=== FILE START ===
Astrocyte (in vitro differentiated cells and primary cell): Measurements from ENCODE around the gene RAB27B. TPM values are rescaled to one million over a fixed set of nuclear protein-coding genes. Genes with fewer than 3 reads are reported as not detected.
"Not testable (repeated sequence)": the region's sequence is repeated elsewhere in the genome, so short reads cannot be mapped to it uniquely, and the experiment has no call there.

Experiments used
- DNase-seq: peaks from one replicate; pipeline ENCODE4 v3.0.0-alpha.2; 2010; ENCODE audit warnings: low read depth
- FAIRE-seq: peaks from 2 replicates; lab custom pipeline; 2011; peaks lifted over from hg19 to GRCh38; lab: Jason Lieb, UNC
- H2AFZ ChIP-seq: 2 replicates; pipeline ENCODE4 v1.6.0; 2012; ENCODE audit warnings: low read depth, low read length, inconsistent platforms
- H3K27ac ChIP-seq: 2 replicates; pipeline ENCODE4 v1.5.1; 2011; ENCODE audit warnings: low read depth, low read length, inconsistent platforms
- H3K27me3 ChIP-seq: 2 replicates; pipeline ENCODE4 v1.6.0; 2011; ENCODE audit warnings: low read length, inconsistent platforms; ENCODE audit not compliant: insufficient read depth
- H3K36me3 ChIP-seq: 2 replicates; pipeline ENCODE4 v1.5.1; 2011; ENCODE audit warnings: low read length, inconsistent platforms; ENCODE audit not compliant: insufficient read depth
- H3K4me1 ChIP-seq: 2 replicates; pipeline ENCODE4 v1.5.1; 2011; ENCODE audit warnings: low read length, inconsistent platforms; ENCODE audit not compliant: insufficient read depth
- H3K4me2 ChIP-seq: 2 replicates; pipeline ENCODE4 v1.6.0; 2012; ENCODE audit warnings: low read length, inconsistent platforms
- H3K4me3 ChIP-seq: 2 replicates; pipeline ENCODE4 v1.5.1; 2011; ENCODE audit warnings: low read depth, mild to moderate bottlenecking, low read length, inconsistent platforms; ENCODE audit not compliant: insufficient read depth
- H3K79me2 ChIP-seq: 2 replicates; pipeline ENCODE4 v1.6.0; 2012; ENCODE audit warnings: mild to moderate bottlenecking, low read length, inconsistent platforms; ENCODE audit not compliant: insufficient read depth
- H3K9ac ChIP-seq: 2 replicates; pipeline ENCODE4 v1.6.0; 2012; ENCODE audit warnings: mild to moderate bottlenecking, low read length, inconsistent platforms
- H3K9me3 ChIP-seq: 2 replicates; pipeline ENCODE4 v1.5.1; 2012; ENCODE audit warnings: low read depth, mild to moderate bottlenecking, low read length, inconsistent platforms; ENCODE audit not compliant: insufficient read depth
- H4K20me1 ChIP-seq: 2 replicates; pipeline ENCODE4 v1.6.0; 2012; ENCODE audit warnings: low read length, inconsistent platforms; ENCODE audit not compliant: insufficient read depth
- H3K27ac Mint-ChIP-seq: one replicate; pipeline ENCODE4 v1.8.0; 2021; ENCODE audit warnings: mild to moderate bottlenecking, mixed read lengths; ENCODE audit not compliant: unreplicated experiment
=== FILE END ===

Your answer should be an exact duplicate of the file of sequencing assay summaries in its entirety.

Astrocyte (in vitro differentiated cells and primary cell): Measurements from ENCODE around the gene RAB27B. TPM values are rescaled to one million over a fixed set of nuclear protein-coding genes. Genes with fewer than 3 reads are reported as not detected.
"Not testable (repeated sequence)": the region's sequence is repeated elsewhere in the genome, so short reads cannot be mapped to it uniquely, and the experiment has no call there.

Experiments used
- DNase-seq: peaks from one replicate; pipeline ENCODE4 v3.0.0-alpha.2; 2010; ENCODE audit warnings: low read depth
- FAIRE-seq: peaks from 2 replicates; lab custom pipeline; 2011; peaks lifted over from hg19 to GRCh38; lab: Jason Lieb, UNC
- H2AFZ ChIP-seq: 2 replicates; pipeline ENCODE4 v1.6.0; 2012; ENCODE audit warnings: low read depth, low read length, inconsistent platforms
- H3K27ac ChIP-seq: 2 replicates; pipeline ENCODE4 v1.5.1; 2011; ENCODE audit warnings: low read depth, low read length, inconsistent platforms
- H3K27me3 ChIP-seq: 2 replicates; pipeline ENCODE4 v1.6.0; 2011; ENCODE audit warnings: low read length, inconsistent platforms; ENCODE audit not compliant: insufficient read depth
- H3K36me3 ChIP-seq: 2 replicates; pipeline ENCODE4 v1.5.1; 2011; ENCODE audit warnings: low read length, inconsistent platforms; ENCODE audit not compliant: insufficient read depth
- H3K4me1 ChIP-seq: 2 replicates; pipeline ENCODE4 v1.5.1; 2011; ENCODE audit warnings: low read length, inconsistent platforms; ENCODE audit not compliant: insufficient read depth
- H3K4me2 ChIP-seq: 2 replicates; pipeline ENCODE4 v1.6.0; 2012; ENCODE audit warnings: low read length, inconsistent platforms
- H3K4me3 ChIP-seq: 2 replicates; pipeline ENCODE4 v1.5.1; 2011; ENCODE audit warnings: low read depth, mild to moderate bottlenecking, low read length, inconsistent platforms; ENCODE audit not compliant: insufficient read depth
- H3K79me2 ChIP-seq: 2 replicates; pipeline ENCODE4 v1.6.0; 2012; ENCODE audit warnings: mild to moderate bottlenecking, low read length, inconsistent platforms; ENCODE audit not compliant: insufficient read depth
- H3K9ac ChIP-seq: 2 replicates; pipeline ENCODE4 v1.6.0; 2012; ENCODE audit warnings: mild to moderate bottlenecking, low read length, inconsistent platforms
- H3K9me3 ChIP-seq: 2 replicates; pipeline ENCODE4 v1.5.1; 2012; ENCODE audit warnings: low read depth, mild to moderate bottlenecking, low read length, inconsistent platforms; ENCODE audit not compliant: insufficient read depth
- H4K20me1 ChIP-seq: 2 replicates; pipeline ENCODE4 v1.6.0; 2012; ENCODE audit warnings: low read length, inconsistent platforms; ENCODE audit not compliant: insufficient read depth
- H3K27ac Mint-ChIP-seq: one replicate; pipeline ENCODE4 v1.8.0; 2021; ENCODE audit warnings: mild to moderate bottlenecking, mixed read lengths; ENCODE audit not compliant: unreplicated experiment